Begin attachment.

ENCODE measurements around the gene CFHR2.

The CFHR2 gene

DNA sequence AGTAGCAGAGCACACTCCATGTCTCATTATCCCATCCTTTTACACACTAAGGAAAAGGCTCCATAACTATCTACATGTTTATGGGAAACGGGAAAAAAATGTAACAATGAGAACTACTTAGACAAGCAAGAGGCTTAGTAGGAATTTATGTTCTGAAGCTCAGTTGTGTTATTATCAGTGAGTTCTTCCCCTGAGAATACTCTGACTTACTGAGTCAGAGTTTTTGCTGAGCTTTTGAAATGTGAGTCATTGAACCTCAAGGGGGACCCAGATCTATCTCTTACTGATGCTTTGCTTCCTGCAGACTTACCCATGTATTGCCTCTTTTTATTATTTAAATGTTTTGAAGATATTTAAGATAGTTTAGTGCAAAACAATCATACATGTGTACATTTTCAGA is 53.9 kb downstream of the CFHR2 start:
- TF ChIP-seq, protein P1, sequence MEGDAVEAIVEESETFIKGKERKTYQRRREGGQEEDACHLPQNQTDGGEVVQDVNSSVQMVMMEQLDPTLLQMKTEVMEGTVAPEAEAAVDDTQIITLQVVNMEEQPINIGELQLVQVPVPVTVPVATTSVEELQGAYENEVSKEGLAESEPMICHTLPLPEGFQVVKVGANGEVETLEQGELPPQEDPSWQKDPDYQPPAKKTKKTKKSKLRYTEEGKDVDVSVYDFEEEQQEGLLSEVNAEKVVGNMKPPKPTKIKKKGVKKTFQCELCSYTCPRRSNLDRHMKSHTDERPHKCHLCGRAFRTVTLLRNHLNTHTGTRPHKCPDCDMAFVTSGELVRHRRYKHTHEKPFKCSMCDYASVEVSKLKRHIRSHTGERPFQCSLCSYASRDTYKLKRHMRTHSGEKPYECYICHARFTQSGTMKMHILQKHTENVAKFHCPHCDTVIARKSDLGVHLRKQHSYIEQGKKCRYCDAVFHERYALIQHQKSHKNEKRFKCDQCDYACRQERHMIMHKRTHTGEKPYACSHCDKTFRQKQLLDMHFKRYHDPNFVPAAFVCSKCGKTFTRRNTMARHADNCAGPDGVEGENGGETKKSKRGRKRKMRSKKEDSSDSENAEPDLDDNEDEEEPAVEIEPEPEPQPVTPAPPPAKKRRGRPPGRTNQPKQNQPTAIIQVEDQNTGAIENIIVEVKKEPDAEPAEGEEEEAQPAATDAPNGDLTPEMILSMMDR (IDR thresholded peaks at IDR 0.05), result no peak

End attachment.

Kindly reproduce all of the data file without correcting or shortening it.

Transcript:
ENCODE measurements around the gene CFHR2.

The CFHR2 gene

DNA sequence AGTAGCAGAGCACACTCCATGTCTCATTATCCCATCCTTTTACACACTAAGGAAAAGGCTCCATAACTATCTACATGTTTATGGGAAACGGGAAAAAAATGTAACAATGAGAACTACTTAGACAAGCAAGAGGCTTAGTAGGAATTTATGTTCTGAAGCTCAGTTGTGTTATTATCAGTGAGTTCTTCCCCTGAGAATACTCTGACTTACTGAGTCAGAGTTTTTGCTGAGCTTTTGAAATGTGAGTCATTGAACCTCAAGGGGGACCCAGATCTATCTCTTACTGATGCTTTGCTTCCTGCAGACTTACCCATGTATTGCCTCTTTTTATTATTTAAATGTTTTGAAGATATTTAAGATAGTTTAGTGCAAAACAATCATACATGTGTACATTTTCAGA is 53.9 kb downstream of the CFHR2 start:
- TF ChIP-seq, protein P1, sequence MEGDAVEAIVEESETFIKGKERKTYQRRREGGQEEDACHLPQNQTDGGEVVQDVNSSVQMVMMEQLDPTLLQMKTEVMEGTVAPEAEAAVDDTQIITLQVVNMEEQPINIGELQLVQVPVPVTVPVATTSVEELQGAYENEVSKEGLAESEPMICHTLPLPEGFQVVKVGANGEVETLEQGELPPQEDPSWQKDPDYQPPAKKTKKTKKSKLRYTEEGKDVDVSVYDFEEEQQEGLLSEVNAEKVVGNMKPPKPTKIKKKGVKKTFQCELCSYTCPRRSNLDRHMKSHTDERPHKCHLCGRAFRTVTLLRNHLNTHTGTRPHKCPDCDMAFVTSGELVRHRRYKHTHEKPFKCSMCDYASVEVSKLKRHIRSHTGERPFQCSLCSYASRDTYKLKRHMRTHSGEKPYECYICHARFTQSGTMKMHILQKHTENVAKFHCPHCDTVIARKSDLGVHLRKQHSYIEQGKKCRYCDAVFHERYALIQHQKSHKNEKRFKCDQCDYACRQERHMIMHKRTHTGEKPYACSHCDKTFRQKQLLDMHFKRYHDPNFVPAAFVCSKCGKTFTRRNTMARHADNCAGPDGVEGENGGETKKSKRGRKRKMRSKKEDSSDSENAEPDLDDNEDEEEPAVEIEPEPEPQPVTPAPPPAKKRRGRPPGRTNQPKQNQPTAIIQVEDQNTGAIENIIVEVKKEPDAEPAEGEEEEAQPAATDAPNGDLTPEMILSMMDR (IDR thresholded peaks at IDR 0.05), result no peak